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Micro reviews for the week 7/6/22 – Multiversity Comics

Micro reviews for the week 7/6/22 – Multiversity Comics

There is a lot to cover on Wednesdays. We should know that as a whole, we read an insane amount of comics. Even with a large review staff, it is difficult to get everything. With that in mind, we are back with Wrapping Wednesday, where we look at some of the books we missed in what was another great week of comics.

Let’s start this party.

Batman # 125
Written by Chip Zdarsky
Illustrated by Jorge Jimenez and Belén Ortega
Colored by Tomeu Morey and Luis Guerrero
Written by Clayton Cowles
Reviewed by Quinn Tassin

“Batman” # 125 is an excellent new start for Bruce Wayne. It is not that this is a problem that is taking some revolutionary steps, but that this new creative team clearly sheep what makes Batman comics compelling. This edition revisits all the classics; there is a gala crashed by villains, someone who kills rich Gothamites, a Robin is put in mortal danger, and Batman is accused of murder. There is a clear love for this character on every page. You may also feel that Zdarsky is beginning to question the character. For each new development, history reflects.

The great thing about “Batman” # 125 is that it manages to be thoughtful about Gotham and its history as it leans into the tropics that we all know and love. It contains serious introspection on the cost of Bruce’s mission, while maintaining a sense of fun. The issue is also the perfect pace. It does an excellent job of telling a complete, exciting story with action and pathos to spare, planting the seeds for future development and exploring Bruce Wayne as a character.

The artwork here is absolutely incredible. Jimenez is an experienced “Batman” artist, but submits some of his best work here. He does an excellent job of keeping a constant sense of movement to the problem and brings special explosive energy to action sequences. Morey is an excellent pairing, and his colors are crucial to the control of the tone of the case. The simple highlight, both in writing and art, is the gala. More specifically the moment that takes off the tuxedo jacket and comes out of the crowd wearing the cape and wearing belt with a partially unbuttoned shirt and bataranger between the fingers. The moment is both visually striking and feels like a demonstration of this team’s dedication to getting in touch with a more classic Batman feel.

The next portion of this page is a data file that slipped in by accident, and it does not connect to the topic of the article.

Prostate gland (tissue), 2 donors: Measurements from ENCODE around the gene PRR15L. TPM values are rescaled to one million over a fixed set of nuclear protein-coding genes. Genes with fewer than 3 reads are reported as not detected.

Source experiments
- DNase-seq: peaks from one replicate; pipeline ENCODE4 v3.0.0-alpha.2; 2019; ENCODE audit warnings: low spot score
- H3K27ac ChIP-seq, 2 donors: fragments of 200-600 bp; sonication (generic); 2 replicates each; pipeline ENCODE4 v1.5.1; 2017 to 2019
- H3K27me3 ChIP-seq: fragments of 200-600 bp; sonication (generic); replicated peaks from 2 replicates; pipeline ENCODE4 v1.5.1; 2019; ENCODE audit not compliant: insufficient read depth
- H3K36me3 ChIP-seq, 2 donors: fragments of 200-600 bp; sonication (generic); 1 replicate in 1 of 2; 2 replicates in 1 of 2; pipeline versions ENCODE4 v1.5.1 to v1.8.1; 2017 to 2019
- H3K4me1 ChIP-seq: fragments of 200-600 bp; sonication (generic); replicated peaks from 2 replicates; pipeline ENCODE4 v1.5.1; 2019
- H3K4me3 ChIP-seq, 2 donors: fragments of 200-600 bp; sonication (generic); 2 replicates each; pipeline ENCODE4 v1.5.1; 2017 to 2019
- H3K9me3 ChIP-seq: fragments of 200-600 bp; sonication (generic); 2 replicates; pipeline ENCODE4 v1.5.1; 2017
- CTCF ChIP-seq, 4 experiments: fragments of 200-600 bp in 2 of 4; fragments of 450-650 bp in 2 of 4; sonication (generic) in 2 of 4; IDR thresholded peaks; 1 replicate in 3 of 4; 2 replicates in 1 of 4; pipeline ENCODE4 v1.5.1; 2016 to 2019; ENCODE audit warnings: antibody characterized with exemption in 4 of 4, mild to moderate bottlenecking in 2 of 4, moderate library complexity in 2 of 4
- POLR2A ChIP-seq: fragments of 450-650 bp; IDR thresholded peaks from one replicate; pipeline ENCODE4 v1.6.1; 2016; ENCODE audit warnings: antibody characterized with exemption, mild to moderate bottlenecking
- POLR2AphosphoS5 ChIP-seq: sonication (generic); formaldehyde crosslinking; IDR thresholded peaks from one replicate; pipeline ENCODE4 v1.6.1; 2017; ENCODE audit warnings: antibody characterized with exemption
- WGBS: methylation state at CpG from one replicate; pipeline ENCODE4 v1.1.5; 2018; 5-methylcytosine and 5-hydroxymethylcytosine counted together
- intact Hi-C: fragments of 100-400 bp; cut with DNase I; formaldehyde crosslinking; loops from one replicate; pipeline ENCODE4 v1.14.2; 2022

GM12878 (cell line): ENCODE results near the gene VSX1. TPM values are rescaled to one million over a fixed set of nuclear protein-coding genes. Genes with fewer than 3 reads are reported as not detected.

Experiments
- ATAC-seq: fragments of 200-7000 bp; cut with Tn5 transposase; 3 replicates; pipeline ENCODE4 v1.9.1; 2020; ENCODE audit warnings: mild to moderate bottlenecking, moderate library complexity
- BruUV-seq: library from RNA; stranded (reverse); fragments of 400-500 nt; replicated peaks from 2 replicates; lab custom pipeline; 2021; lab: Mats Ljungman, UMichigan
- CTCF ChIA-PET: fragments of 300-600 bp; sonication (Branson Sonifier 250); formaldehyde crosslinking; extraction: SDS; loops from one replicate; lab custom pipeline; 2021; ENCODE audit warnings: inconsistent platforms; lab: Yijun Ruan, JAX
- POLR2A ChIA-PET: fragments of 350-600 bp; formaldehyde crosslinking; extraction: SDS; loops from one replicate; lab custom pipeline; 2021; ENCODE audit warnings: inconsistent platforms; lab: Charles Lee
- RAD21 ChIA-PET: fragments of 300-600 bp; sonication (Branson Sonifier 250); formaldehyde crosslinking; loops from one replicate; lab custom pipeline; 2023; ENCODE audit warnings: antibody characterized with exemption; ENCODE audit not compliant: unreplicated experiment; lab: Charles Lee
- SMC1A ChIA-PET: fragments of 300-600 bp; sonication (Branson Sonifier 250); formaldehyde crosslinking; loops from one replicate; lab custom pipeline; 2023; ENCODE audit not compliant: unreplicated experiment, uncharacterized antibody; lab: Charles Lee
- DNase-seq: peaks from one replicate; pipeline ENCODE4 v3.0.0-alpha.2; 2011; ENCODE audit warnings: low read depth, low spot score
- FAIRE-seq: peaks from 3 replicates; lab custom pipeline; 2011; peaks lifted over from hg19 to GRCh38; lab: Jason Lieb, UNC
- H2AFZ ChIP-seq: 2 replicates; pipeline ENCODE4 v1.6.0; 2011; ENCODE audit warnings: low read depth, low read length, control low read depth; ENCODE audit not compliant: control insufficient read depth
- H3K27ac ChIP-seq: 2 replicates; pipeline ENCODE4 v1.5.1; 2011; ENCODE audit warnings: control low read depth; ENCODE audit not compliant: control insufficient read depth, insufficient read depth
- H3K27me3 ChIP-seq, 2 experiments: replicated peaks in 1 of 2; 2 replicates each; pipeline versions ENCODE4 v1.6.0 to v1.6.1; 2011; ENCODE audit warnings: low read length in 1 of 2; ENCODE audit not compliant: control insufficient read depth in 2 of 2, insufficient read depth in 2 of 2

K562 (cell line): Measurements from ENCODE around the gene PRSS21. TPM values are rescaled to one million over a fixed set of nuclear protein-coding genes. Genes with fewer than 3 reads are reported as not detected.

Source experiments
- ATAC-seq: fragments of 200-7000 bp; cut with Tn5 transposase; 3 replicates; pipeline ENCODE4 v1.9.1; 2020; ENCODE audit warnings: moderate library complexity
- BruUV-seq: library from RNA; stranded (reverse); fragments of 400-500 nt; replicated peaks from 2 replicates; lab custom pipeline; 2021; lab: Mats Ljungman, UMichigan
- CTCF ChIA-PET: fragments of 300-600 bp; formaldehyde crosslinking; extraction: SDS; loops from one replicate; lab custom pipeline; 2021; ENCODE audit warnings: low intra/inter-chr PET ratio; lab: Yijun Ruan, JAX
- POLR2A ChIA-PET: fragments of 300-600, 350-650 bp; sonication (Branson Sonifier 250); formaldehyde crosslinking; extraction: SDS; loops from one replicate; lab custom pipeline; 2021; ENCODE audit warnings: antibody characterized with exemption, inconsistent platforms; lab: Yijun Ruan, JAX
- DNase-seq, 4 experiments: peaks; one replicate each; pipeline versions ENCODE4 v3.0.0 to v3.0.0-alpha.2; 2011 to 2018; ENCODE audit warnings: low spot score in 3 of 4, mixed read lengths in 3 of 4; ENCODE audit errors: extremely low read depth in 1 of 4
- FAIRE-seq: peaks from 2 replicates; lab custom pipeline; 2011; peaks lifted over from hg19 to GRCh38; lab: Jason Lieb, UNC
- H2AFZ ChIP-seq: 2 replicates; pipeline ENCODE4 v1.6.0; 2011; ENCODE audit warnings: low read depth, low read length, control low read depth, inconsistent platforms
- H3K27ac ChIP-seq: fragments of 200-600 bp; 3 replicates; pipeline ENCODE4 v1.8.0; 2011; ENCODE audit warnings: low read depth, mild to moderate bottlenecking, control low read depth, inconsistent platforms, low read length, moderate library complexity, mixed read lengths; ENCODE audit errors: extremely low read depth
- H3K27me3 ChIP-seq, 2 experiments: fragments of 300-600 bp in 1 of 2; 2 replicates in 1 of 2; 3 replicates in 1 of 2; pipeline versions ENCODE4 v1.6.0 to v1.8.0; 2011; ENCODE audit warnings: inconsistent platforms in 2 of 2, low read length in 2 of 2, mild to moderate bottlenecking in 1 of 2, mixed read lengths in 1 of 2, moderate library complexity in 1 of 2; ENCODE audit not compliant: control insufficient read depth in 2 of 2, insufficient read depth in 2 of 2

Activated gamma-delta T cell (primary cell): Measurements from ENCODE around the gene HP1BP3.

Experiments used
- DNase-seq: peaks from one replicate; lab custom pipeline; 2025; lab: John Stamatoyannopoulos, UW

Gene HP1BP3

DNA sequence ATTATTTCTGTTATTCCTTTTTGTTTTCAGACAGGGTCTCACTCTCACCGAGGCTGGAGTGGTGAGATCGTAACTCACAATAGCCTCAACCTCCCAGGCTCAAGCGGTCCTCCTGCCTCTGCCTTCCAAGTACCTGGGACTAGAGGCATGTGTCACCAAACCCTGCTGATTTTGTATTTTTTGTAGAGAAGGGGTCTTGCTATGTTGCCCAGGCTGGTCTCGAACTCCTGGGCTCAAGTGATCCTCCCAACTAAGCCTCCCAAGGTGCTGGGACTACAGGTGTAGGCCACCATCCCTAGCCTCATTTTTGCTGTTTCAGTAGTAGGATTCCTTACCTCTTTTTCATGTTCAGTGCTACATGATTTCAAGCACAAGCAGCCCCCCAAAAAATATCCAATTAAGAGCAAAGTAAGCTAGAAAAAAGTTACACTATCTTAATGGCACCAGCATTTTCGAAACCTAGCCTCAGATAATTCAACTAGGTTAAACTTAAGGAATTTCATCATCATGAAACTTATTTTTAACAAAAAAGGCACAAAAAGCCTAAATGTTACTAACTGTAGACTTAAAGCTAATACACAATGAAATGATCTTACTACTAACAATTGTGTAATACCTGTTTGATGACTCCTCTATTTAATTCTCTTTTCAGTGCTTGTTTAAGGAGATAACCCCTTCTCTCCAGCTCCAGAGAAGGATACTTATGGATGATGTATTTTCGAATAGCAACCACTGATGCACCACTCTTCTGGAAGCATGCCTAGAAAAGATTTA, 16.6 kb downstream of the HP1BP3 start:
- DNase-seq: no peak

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The backup story, starring Catwoman, is solid, albeit forgettable. Selina Kyle trying to help keep the peace during a raging gang war in Gotham feels right. Taking care of yourself and collaborating with some of the bad guys (for non-nefarious purposes) feels even more appropriate. The Executor is an absolutely charming new character who is guaranteed to be exciting to read in the future (it would be especially fun to see other Bat family members interact with him) and his mission for Catwoman is both genuinely surprising and immediately exciting. The hunt for the penguin’s children is guaranteed to be a rolling story; Plus, given his own feelings about being left behind by Gotham’s elite, there’s probably a lot of emotional material to explore with his own abandoned children.

Final verdict: 9.5- A thoughtful, exciting and promising new start for Caped Crusader

Black Panther # 7
Written by John Ridley
Illustrated by Stefano Landini
Colored by Matt Milla
Written by VCs Joe Sabino
Reviewed by Alexander Jones

Seeing an outsider challenge the authority of a ruler is always fascinating to watch. Author John Ridley and artist Stefano Landini address the well-known “Black Panther” trope, but add enough context to distinguish this new era of “Black Panther” from others. T’Challa is in an incredibly vulnerable state in this case and has been suspended from Wakanda. Ridley has been preparing for this story across the last half dozen editions. Ridley is just about to get to the exciting ending of ‘The Long Shadow’, but must finish setting up the pieces for a big match in “Black Panther” # 7.